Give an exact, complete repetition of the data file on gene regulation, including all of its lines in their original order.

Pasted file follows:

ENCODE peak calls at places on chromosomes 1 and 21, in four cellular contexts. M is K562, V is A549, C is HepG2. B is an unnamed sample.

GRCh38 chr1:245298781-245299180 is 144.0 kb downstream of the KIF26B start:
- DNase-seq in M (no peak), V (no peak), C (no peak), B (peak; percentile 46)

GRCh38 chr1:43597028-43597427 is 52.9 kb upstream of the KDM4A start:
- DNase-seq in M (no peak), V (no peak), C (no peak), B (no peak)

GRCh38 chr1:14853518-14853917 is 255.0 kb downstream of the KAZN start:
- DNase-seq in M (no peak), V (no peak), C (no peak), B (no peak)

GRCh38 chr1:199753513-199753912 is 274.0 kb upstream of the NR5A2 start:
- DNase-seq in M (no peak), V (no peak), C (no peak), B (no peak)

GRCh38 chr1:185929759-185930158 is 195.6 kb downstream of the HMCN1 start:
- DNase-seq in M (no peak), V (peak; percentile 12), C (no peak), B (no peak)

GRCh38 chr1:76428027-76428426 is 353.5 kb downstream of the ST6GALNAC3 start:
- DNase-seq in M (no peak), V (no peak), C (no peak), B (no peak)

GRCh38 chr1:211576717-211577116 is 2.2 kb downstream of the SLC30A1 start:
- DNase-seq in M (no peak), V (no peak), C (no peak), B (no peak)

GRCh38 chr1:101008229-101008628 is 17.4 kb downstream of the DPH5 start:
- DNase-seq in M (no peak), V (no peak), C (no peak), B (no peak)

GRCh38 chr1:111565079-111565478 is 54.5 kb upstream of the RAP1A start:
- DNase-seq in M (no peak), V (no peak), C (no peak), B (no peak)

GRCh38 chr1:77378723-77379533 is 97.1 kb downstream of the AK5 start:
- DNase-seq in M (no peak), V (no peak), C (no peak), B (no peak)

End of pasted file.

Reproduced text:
ENCODE peak calls at places on chromosomes 1 and 21, in four cellular contexts. M is K562, V is A549, C is HepG2. B is an unnamed sample.

GRCh38 chr1:245298781-245299180 is 144.0 kb downstream of the KIF26B start:
- DNase-seq in M (no peak), V (no peak), C (no peak), B (peak; percentile 46)

GRCh38 chr1:43597028-43597427 is 52.9 kb upstream of the KDM4A start:
- DNase-seq in M (no peak), V (no peak), C (no peak), B (no peak)

GRCh38 chr1:14853518-14853917 is 255.0 kb downstream of the KAZN start:
- DNase-seq in M (no peak), V (no peak), C (no peak), B (no peak)

GRCh38 chr1:199753513-199753912 is 274.0 kb upstream of the NR5A2 start:
- DNase-seq in M (no peak), V (no peak), C (no peak), B (no peak)

GRCh38 chr1:185929759-185930158 is 195.6 kb downstream of the HMCN1 start:
- DNase-seq in M (no peak), V (peak; percentile 12), C (no peak), B (no peak)

GRCh38 chr1:76428027-76428426 is 353.5 kb downstream of the ST6GALNAC3 start:
- DNase-seq in M (no peak), V (no peak), C (no peak), B (no peak)

GRCh38 chr1:211576717-211577116 is 2.2 kb downstream of the SLC30A1 start:
- DNase-seq in M (no peak), V (no peak), C (no peak), B (no peak)

GRCh38 chr1:101008229-101008628 is 17.4 kb downstream of the DPH5 start:
- DNase-seq in M (no peak), V (no peak), C (no peak), B (no peak)

GRCh38 chr1:111565079-111565478 is 54.5 kb upstream of the RAP1A start:
- DNase-seq in M (no peak), V (no peak), C (no peak), B (no peak)

GRCh38 chr1:77378723-77379533 is 97.1 kb downstream of the AK5 start:
- DNase-seq in M (no peak), V (no peak), C (no peak), B (no peak)